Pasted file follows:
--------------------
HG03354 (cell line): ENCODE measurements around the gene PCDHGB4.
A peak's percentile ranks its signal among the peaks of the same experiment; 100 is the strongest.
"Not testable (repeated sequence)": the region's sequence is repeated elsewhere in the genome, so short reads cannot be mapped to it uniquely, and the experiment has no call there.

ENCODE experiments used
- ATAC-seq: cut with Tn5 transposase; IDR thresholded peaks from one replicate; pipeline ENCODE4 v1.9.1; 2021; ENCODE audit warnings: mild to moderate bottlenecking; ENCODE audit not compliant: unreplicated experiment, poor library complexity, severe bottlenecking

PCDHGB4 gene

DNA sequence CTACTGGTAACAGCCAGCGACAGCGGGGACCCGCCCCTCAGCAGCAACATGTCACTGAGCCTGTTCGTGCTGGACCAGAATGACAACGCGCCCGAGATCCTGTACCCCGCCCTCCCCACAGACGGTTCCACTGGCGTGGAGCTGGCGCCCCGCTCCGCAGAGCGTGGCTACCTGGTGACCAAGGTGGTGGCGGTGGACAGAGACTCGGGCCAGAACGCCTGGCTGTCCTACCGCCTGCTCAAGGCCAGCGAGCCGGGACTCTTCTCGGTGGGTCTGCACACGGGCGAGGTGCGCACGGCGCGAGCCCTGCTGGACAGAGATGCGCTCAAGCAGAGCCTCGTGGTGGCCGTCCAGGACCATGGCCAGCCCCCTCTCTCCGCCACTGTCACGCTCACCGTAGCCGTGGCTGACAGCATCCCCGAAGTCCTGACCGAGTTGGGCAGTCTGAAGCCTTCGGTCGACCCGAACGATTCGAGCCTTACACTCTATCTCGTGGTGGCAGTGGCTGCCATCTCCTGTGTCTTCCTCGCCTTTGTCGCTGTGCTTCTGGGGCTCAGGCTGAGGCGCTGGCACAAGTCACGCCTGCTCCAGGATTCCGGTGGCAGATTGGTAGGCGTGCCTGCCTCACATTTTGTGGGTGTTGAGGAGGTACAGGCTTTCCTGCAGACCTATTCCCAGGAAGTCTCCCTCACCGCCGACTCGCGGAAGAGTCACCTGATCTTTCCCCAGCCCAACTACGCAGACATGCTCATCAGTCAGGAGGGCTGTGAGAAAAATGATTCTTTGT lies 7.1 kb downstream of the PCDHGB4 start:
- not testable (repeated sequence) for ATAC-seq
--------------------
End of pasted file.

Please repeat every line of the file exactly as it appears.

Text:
HG03354 (cell line): ENCODE measurements around the gene PCDHGB4.
A peak's percentile ranks its signal among the peaks of the same experiment; 100 is the strongest.
"Not testable (repeated sequence)": the region's sequence is repeated elsewhere in the genome, so short reads cannot be mapped to it uniquely, and the experiment has no call there.

ENCODE experiments used
- ATAC-seq: cut with Tn5 transposase; IDR thresholded peaks from one replicate; pipeline ENCODE4 v1.9.1; 2021; ENCODE audit warnings: mild to moderate bottlenecking; ENCODE audit not compliant: unreplicated experiment, poor library complexity, severe bottlenecking

PCDHGB4 gene

DNA sequence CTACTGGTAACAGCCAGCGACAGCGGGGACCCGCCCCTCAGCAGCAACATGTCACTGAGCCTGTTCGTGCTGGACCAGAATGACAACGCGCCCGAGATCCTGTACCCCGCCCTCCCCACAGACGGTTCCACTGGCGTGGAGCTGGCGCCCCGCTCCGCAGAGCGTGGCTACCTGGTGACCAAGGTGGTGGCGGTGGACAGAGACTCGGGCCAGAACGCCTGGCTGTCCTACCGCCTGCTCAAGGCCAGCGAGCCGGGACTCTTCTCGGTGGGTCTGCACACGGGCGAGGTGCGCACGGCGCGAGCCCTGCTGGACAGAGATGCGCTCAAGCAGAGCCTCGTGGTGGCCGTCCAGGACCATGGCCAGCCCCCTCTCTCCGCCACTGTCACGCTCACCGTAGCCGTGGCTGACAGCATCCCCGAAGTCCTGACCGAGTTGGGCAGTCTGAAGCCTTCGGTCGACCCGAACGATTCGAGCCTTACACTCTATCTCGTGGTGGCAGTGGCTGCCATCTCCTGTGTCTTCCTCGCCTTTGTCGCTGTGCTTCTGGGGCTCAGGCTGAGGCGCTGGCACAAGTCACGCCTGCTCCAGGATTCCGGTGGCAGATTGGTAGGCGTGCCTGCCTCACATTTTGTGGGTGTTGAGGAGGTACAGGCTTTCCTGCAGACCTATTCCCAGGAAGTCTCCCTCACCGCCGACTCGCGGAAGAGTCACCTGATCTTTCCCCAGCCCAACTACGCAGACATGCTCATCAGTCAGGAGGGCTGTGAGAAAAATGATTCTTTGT lies 7.1 kb downstream of the PCDHGB4 start:
- not testable (repeated sequence) for ATAC-seq